Water Safety: Advice to Prevent Drowning

Expert advice to enjoy the water this holiday
children by water's edge

When it’s hot, we run for water, craving a cool swim or time on a boat. Every Fourth of July, beaches fill with people and sailboat masts dot the horizon.

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But along with water, comes drowning, the second leading cause of accidental deaths for people 15 to 44 years old. Sadly, most people drown within 10 to 30 feet of safety.

Emergency room physician Tom Tallman, DO, says there is one thing almost everyone should know before getting in the water.

“Everybody should know basic CPR because when someone has had a water-related injury, resuscitation can be rather simple,” he says.

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Minimize the risk of drowning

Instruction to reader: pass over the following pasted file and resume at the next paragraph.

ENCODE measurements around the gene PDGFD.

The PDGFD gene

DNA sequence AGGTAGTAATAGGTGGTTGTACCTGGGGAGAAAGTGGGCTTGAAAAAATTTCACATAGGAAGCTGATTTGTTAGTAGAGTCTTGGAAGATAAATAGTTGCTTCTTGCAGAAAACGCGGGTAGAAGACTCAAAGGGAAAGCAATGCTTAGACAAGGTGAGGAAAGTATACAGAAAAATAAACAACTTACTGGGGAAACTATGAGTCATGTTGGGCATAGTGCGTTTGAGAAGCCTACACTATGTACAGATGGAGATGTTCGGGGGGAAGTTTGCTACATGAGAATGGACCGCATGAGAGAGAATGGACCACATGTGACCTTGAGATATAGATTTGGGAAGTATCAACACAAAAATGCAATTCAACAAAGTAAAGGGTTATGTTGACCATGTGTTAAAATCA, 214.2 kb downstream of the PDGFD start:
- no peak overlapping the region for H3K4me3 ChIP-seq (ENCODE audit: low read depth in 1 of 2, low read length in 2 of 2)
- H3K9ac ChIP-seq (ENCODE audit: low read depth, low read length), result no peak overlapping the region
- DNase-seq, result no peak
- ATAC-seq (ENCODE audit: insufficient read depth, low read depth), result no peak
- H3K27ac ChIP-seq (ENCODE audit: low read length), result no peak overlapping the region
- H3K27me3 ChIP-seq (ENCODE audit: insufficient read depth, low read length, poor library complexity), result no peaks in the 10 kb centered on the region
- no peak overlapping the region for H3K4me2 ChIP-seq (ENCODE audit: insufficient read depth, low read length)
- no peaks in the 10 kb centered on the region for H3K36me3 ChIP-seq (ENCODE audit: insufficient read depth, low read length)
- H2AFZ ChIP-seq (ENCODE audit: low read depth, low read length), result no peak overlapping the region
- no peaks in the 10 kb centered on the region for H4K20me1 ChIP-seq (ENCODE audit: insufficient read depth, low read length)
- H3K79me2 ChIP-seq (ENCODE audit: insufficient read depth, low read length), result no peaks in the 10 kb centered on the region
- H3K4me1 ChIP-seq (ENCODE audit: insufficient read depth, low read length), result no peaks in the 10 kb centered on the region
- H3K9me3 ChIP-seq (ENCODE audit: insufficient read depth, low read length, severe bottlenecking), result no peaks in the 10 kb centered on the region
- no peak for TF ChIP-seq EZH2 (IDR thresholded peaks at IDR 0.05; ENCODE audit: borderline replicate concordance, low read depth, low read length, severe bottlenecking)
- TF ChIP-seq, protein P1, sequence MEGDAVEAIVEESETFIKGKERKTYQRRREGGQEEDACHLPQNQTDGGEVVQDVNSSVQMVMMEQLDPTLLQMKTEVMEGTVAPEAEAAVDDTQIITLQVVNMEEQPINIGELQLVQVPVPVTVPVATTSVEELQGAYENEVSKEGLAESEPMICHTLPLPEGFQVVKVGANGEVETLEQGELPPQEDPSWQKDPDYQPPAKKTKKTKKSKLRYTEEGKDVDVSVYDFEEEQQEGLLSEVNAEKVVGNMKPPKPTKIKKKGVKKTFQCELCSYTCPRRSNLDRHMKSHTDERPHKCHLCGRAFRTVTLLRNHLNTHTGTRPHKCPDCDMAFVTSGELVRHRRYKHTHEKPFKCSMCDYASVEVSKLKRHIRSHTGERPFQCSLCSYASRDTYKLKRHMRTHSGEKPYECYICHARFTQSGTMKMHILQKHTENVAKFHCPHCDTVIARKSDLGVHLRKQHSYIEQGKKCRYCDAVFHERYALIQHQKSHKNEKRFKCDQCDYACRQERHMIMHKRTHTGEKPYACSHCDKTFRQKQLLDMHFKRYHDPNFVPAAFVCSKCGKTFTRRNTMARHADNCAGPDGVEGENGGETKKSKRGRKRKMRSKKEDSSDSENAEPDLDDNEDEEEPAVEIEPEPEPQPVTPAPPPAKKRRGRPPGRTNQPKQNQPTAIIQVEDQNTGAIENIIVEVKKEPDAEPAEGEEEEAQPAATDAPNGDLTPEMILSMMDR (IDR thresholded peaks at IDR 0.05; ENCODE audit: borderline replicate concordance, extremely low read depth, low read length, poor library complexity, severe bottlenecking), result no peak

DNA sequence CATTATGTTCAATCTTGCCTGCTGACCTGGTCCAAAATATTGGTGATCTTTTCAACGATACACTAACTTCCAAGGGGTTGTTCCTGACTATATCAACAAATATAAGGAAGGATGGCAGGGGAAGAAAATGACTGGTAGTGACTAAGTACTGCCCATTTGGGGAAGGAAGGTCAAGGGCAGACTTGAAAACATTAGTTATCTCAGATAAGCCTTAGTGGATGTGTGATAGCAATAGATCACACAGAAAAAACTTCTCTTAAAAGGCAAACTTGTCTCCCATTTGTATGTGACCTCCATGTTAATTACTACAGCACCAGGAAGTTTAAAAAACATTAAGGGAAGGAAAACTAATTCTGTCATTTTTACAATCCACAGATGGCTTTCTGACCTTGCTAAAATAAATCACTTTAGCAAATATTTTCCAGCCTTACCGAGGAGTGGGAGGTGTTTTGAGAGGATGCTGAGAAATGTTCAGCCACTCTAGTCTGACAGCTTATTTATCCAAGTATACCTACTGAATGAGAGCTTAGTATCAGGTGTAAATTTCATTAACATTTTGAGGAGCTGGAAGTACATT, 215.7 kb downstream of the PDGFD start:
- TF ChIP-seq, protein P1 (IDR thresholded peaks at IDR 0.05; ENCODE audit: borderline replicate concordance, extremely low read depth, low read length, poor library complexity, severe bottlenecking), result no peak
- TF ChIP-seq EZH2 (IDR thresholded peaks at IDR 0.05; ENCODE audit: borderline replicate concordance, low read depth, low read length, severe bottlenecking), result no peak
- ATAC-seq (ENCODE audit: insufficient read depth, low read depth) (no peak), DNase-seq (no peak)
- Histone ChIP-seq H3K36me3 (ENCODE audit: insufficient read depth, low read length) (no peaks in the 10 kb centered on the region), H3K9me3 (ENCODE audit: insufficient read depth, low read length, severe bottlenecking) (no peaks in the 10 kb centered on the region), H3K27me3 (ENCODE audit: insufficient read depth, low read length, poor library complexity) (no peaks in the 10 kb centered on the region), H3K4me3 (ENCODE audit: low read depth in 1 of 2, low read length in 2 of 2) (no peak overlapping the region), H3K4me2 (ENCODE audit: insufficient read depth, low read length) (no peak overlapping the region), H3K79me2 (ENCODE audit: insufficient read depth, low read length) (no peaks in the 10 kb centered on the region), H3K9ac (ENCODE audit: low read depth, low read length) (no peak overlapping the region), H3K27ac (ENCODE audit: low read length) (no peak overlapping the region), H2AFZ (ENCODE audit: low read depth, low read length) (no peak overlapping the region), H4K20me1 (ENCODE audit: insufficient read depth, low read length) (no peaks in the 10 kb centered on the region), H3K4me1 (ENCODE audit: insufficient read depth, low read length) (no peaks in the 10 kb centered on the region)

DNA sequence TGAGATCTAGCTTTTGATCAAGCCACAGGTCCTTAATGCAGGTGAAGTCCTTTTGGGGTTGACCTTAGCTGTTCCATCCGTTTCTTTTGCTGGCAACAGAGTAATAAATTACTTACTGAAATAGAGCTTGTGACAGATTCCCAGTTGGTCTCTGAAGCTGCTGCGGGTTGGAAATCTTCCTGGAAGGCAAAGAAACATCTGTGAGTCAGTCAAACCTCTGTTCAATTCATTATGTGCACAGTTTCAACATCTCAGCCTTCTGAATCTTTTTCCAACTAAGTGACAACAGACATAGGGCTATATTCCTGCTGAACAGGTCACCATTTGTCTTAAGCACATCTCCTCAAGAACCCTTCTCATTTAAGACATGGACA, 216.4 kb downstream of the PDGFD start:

• Don’t swim alone
  • Don’t dive into a lake or river because water levels fluctuate
  • Ask children and non-swimmers to wear a life jacket
  • Don’t overestimate your swimming ability

Also, if you’re planning to spend your holiday by the pool, Dr. Tallman has advice for parents.

“When parents are taking young children to swimming pools, they shouldn’t rely on lifeguards. Parents still need to keep an eye on their kids and watch them very carefully,” Dr. Tallman says.

Boaters should also be on high alert. Coast Guard researchers say drowning was the reported cause of death in almost three-fourths of recreational boating deaths last year, and 84 percent of those who drowned were not wearing life jackets.  

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If you take some precautions, no reason you can’t have fun and stay safe this holiday.

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